Sep 5, 2019

A reality check on hospital mergers

Illustration: Sarah Grillo/Axios

A new report funded by the American Hospital Association claims hospital mergers result in better care and savings for patients. But every other independent study shows the exact opposite — that hospital mergers lead to less competition and higher prices.

Why it matters: Hospitals represent the largest chunk of U.S. health care spending. And hospitals are acquiring more market power and commanding higher prices — bills that every American pays for in some part.

Driving the news: AHA CEO Rick Pollack told journalists Wednesday that hospital mergers "create efficiencies that unleash savings," and that his organization's report proved it.

Yes, but: The report is not close to being an independent assessment.

  • A large portion relies on non-random interviews of hospital executives who have been involved with acquisitions.
  • The data analysis focuses on costs, not prices, which skews the conclusions.
  • These analysts are paid consultants, and the report was not peer-reviewed.

Reality check: Academic researchers countered the AHA's report by laying out their own independent work.

  • One of the most comprehensive studies, which was published last year and is based on commercial insurance claims data, found that hospitals with little competition command higher prices and more favorable contractual terms, said Zack Cooper, a Yale health economist and lead author of the study.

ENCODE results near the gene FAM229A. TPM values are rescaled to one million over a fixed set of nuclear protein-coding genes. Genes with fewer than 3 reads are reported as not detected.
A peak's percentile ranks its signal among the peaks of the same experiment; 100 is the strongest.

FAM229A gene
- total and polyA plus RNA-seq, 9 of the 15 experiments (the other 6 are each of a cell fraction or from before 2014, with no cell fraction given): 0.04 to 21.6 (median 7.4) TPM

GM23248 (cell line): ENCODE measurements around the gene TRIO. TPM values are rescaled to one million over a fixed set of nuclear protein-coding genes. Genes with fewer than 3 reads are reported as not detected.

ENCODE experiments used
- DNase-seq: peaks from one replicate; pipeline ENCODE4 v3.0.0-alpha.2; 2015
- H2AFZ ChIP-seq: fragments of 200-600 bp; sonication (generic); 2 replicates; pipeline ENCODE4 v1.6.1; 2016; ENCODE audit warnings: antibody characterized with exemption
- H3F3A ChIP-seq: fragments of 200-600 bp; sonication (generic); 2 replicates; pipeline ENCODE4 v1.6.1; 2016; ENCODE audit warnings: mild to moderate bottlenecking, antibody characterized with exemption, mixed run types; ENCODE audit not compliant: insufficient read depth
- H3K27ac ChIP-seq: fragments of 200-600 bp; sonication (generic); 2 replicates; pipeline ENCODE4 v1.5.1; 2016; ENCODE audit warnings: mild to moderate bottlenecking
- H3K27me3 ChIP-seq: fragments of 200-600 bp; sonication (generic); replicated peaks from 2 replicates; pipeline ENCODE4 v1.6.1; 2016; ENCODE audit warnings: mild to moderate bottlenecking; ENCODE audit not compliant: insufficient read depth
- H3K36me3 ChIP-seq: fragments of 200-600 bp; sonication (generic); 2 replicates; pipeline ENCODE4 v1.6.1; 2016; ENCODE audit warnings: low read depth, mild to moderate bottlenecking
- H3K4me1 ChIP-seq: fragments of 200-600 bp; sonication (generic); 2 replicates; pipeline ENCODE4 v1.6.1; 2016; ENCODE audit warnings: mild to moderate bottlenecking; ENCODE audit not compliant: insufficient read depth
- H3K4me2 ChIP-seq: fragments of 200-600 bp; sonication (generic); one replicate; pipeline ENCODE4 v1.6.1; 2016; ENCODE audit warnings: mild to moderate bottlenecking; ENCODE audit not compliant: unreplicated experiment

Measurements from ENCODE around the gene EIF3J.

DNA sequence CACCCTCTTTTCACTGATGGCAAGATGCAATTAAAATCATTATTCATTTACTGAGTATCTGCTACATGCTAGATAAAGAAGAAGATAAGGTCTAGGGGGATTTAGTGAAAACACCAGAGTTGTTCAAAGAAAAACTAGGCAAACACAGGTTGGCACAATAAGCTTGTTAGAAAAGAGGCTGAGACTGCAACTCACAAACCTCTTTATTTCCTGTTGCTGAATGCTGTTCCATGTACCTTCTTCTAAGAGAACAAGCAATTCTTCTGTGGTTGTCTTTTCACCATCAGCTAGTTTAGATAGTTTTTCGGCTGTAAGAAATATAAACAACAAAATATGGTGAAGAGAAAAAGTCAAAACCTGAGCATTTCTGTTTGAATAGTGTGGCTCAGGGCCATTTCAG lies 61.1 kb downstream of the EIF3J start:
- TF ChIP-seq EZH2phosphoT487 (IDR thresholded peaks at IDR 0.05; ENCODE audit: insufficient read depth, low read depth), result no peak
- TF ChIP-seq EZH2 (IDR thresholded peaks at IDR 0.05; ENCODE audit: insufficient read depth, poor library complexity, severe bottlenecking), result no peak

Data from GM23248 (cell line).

• Hospital systems in different metro areas also raise prices when they combine, said Leemore Dafny, a Harvard health economist.
  • Merging systems don't really save money on routine items like supplies and devices, said Stuart Craig, a research student at the University of Pennsylvania.
  • Large hospital systems beget even larger systems, which operate more like publicly traded companies than tax-exempt charities.

Not all hospital mergers are inherently bad. But "consolidation…is not the same thing as integration," said Martin Gaynor, a health economist at Carnegie Mellon University.

The bottom line: "This sort of consolidation is raising prices and driving up health care costs," Cooper said.

Go deeper

Most hospital markets are highly concentrated

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Why it matters: The more hospitals that have monopolies or oligopolies in their markets, the higher the prices are for patients, which is reflected in the premiums everyone pays.

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Illustration: Sarah Grillo/Axios

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The bottom line: Pharmaceutical firms and hospitals, in particular, are reaping some of the largest rewards even amid the sustained public furor over drug prices and surprise medical bills.

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Hospitals are getting into the housing business

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The big picture: Hospitals across the country are looking at ways to address homelessness, including building their own housing units.

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